Ulysses Grant McAlexander grew up on his mother’s family farm in McPherson County, Kansas. He applied for an appointment to West Point but was put on a waiting list, so in the fall of 1882 he started at the University of Kansas, but he didn’t complete that school year due to an epidemic on the campus, and his appointment came through so he enrolled at West Point in the class of 1887.
The 150 ft. tall Thiepval Memorial was designed by the renowned British architect Sir Edwin Lutyens, who produced the entire city plan for New Delhi (built between 1912 and 1930) as well as the iconic Cenotaph Memorial at Whitehall in London.
The Thiepval Memorial took four years to construct and was dedicated in 1932. Unlike many other Commonwealth War Graves Commission memorials to the missing, it wasn’t built in a cemetery, but a cemetery was added to the site later, which contains 300 British and 300 French burials.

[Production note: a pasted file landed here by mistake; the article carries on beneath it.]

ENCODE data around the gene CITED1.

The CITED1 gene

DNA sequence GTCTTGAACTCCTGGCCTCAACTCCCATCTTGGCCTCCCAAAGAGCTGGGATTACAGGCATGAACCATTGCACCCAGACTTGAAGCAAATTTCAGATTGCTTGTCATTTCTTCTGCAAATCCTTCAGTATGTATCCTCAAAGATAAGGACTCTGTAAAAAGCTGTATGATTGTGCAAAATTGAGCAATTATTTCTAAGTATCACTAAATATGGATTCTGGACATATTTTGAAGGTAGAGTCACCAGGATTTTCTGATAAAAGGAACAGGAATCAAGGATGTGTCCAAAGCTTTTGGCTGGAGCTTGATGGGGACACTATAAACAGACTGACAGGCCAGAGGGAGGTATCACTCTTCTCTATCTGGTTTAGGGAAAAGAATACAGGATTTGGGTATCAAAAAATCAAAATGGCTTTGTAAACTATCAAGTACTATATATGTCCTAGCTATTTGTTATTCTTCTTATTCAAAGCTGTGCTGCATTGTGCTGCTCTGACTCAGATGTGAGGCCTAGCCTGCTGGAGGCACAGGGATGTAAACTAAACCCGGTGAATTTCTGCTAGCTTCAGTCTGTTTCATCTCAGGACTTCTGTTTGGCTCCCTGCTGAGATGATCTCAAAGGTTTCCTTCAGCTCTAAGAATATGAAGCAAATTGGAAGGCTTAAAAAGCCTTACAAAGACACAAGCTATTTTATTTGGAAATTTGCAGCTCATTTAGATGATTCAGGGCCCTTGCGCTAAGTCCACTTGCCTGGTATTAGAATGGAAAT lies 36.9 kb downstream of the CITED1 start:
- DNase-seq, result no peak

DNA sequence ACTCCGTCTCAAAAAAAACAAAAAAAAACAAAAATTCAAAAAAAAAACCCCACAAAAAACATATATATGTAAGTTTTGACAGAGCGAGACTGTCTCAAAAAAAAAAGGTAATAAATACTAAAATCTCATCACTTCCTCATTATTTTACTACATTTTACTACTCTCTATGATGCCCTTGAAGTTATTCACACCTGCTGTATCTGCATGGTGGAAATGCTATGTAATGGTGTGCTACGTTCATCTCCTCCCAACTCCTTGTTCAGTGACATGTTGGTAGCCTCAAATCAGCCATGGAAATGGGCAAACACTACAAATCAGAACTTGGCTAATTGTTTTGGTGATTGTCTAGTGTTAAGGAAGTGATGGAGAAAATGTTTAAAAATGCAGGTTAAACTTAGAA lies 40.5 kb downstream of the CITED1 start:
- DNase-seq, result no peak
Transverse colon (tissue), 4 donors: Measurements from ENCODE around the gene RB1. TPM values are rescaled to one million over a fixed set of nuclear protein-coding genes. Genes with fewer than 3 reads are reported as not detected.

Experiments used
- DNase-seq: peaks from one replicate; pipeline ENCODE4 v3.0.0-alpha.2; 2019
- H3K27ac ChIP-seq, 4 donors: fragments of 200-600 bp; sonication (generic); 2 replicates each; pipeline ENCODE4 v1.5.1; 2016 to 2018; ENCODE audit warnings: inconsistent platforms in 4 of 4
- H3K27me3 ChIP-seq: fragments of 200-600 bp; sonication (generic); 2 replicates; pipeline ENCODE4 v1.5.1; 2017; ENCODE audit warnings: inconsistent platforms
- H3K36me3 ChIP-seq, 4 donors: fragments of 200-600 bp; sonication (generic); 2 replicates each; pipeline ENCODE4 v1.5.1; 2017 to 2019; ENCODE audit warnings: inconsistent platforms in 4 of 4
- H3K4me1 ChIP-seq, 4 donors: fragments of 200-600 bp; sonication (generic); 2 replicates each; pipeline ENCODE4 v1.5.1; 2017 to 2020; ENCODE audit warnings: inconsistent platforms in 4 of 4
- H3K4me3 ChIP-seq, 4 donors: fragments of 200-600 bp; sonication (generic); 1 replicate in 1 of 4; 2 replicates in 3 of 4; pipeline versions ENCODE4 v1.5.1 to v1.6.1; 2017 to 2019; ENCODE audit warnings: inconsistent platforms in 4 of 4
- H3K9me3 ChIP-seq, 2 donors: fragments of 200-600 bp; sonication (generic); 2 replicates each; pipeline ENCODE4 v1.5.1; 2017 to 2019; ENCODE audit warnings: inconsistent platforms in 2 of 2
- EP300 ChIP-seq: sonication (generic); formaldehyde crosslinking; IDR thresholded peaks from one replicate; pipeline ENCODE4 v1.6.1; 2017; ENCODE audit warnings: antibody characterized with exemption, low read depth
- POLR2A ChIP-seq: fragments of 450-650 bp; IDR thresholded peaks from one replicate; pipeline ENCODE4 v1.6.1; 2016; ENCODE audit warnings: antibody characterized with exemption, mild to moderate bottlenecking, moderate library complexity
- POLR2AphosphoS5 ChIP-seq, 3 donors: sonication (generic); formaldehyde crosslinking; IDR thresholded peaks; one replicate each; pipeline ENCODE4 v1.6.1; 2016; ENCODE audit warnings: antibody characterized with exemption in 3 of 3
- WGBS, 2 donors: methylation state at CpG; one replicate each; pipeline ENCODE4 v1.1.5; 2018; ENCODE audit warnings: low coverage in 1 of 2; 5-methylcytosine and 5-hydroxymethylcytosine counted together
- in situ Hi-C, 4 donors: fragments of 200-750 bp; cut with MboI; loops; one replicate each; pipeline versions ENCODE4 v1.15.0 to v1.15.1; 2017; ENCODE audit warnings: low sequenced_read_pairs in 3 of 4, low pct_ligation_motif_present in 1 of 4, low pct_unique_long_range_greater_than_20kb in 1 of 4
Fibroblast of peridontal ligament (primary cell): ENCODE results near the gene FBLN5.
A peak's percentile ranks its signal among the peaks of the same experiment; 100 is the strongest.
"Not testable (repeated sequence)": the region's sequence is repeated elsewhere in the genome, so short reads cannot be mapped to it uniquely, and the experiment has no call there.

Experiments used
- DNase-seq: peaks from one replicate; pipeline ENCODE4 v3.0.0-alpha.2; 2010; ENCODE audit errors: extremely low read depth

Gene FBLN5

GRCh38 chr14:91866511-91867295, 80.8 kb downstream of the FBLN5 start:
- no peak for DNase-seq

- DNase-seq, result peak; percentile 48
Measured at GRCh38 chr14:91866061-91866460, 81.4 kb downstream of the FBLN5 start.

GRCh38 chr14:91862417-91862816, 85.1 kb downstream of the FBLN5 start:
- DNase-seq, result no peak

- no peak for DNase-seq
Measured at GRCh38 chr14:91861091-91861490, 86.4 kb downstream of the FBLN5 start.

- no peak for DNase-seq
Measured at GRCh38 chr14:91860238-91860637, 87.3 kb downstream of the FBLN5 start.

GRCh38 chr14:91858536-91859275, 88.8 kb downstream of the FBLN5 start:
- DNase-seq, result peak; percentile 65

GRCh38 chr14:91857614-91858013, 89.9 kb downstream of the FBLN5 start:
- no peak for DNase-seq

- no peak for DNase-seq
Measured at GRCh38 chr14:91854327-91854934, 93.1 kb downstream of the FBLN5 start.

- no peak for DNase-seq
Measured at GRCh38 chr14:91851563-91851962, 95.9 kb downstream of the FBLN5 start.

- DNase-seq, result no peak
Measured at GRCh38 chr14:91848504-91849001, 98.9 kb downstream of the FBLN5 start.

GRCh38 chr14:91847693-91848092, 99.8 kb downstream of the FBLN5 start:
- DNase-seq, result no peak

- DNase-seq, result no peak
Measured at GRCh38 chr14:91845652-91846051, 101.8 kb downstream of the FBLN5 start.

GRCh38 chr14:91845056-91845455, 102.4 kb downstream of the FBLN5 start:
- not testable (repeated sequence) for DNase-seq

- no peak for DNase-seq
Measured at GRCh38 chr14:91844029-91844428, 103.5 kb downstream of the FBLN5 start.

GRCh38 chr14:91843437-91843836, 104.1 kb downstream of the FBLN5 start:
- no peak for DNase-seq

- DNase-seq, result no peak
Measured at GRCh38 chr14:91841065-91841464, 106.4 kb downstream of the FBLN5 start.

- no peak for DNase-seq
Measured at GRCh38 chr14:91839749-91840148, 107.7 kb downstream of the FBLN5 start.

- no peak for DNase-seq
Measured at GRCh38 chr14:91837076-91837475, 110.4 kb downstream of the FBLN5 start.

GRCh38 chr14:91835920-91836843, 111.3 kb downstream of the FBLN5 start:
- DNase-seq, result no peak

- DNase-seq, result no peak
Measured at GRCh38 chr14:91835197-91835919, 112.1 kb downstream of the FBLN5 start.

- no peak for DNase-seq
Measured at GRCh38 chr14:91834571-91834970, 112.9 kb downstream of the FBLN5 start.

This morning I commemorated the 100th anniversary of the Big Push on the Somme by listening to a rendition of Hanging on the Old Barbed Wire [https://youtu.be/B28BWhdnfx0]. Perhaps because accounts of such colossal human suffering are likely to dredge up a volatile mixture of emotions, there were second thoughts, but once fully alert and as intellectually detached as a scholar should be, I nevertheless embraced my choice. That sublimely irreverent ditty, now in its umpteenth version, captures the worst day in British military history in a way that disinterested analysis cannot. Never mind that most mainstream historians of the past 40 years have at least partly rehabilitated the song’s villains — the chateau generals and Colonel Blimps so derided by Liddell Hart, Fuller and, of course, Alan Clark, who probably fabricated that “lions led by donkeys” trope in the first place. While we’re at it, let’s also ignore the opposite end of the historiographical spectrum — the seemingly steadfast determination of amateurs and professionals alike to find some unduly transcendent meaning in what so many Tommies simply referred to as “The Great Fuck-up.”